The new version of Firefox is out, and if you've moved away from the browser in recent years, it may be time to give it another look.
Dubbed "Quantum," Firefox's latest offering has been completely redesigned, and has a lot to like, not the least of which is its raw speed. This latest version is twice as fast and now handily beats Google Chrome in speed tests, thanks in no small part to its next-gen CSS engine, and the fact that it is the first browser to fully utilize the power of multicore processors.
It also consumes 30 percent less memory and positively sips battery power, making it a great choice for laptop and smartphone users.
In addition to that, the revamped browser offers improved tracker blocking, built-in screenshot functionality and of particular interest, support for WebVR, which enables webmasters to take full advantage of the capabilities offered by virtual reality headsets.
You can get Mozilla's latest offering from their website right now if you're a PC user, though you'll have to wait a bit if you're on a smartphone. The latest release is scheduled to appear on the Google Play Store in a matter of days, but there is, as yet, no ETA on when it will be appearing in Apple's App Store.
Speed is life in business, and if you're looking to squeeze out a bit more efficiency and performance from the machines on your network, the new Firefox browser is definitely worth checking out. It's only a matter of time before the other major players catch up, but until they do, Firefox's Quantum browser looks to be the new reigning king of the hill and represents a big win for mobile users, given the power savings on offer. Kudos to Mozilla for an exceptional update!
If you can't trust your friends, who can you trust?
No one, apparently.
There's a new scam on Facebook that's making waves, and it's one you should be mindful of. You may get an "urgent message" from someone you know, asking for your help in recovering their Facebook account.
This is a tried and true phishing scam, relying on some basic psychology. After all, if you get an earnest sounding message from someone you know explaining that you're listed as one of their "Trusted Friends" and as such, uniquely positioned to help verify their identity so they can get access to their account back, who wouldn't instinctively respond? This is exactly what the scammers are hoping for.
The message goes on to explain that they're sending an unlock code to your email address, and they just want you to reset the password for them.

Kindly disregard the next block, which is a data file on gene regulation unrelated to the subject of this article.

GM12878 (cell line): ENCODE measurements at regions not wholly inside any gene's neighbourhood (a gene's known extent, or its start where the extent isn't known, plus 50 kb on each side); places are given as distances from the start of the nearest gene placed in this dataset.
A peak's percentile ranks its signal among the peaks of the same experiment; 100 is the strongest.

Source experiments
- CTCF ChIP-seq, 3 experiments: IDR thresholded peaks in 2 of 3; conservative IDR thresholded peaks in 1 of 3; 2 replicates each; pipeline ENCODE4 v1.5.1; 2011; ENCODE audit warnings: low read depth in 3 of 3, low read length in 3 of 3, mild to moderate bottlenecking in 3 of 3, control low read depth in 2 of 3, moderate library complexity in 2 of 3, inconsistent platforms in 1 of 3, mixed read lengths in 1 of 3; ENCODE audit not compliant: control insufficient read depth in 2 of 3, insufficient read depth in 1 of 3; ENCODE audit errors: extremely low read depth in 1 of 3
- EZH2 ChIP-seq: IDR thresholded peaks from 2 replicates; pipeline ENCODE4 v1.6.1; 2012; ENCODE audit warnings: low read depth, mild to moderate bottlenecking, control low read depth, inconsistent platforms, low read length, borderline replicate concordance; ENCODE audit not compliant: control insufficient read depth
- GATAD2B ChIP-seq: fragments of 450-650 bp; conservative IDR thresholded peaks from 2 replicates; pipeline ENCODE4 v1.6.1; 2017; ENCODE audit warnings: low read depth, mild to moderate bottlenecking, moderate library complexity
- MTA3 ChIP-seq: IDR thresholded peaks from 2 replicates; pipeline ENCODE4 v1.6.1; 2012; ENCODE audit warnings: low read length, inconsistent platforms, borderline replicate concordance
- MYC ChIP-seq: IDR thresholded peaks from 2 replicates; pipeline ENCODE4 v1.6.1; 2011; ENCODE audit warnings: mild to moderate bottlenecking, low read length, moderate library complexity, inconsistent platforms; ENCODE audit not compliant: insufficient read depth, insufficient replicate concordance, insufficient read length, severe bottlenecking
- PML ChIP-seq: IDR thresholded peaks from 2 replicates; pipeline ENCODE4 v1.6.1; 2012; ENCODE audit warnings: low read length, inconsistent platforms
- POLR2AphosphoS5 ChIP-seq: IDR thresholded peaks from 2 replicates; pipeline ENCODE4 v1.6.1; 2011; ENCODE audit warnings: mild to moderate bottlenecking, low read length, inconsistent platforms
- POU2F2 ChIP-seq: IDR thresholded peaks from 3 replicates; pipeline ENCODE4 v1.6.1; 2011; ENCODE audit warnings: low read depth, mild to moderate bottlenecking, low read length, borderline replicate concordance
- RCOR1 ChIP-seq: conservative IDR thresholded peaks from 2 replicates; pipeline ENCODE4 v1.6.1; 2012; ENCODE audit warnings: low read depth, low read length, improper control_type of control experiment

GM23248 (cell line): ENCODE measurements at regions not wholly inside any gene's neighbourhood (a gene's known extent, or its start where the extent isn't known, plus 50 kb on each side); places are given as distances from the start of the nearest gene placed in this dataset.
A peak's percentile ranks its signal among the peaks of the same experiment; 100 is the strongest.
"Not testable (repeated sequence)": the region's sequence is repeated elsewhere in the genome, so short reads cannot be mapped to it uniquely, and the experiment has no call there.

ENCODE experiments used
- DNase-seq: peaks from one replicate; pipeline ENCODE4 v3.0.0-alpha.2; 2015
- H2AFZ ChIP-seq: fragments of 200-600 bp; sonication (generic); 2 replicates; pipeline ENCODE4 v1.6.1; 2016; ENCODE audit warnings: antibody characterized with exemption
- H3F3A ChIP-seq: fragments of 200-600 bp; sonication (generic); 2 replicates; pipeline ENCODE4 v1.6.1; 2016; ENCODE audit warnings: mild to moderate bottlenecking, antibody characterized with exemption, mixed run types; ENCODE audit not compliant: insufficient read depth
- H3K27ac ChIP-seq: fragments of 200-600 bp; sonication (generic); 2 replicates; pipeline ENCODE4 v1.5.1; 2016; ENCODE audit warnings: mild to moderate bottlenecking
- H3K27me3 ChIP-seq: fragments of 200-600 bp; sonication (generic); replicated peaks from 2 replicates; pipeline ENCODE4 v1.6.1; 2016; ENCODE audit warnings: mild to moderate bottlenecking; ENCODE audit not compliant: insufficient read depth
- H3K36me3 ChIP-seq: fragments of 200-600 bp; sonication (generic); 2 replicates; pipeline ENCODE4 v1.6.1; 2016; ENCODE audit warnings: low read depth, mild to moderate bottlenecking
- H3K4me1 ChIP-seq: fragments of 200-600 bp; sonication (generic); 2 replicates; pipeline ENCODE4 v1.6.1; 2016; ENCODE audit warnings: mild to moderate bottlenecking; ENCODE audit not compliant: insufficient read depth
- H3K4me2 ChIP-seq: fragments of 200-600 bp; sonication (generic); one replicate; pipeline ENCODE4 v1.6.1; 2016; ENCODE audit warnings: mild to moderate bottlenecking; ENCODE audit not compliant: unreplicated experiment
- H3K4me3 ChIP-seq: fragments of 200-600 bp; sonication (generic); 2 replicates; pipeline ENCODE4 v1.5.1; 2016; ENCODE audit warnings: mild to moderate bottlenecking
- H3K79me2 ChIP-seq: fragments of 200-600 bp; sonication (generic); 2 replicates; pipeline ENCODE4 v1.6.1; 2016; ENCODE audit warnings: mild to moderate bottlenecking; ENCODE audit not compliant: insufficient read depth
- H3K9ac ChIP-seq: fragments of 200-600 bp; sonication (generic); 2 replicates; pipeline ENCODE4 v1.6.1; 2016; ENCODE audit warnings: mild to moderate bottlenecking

Unfortunately, the unlock code is nothing of the sort. Instead, it triggers a password reset for your own account. If you click the link and "reset your friend's password," then reply back, helpfully telling him or her what the new password is, you've inadvertently given your own login information to the hackers. From there, the sky's the limit.
What makes this latest scam particularly problematic is that so many other web properties allow you to use your Facebook login details to access them, which is a roundabout way of saying that you're using the same login credentials across multiple websites - one of the most basic and pervasive problems of user security in existence.
There's no real defense for this other than vigilance, and if you see a message like this, simply ignore it. If your "trusted friend" genuinely needs help regaining control of their account, Facebook has resources to assist.
“Fool me once, shame on you. Fool me twice, shame on me,” as the saying goes. Unfortunately, Google has now been fooled by the same trick twice.
For the second time in recent years, Google has allowed a malicious variant of the popular extension “AdBlock Plus” onto its Chrome Web Store. It was noticed by a security researcher going by the alias “SwiftOnSecurity.” Before Google removed it, it had been installed more than 37,000 times by unsuspecting users.
This incident underscores a serious flaw in the way that Chrome extensions are uploaded to the Web Store.
The entire process is automated, and Google only intervenes if an extension is reported as being problematic. Unfortunately, given the automated nature of the process, it’s almost frighteningly easy to abuse, and since there are no significant checks on the front end, hackers can upload extensions bearing the same or highly similar names as extensions from legitimate developers. Unless a user clicks on the “reviews” tab to read what other users are saying about the extension, at first glance, they’d have no real way of knowing that there was a problem until they started experiencing it for themselves.
As mentioned, this is actually the second time this very extension was abused, the first being back in 2015.
As malware goes, this one is annoying, but not awful. Instead of blocking ads, it has a tendency to open multiple new windows, displaying a torrent of unwanted advertising. Fortunately, there don’t seem to be any other “hooks” built into the code, so it doesn’t install more destructive malware, but it’s still annoying.
All that to say, if you’ve been experiencing a sudden flurry of advertising popups, you may have been one of the unlucky few to have grabbed a malicious variant of an otherwise excellent web extension. If you have, just uninstall it and go grab a new copy, and you should be all set.
Be sure to contact me if you have any questions.
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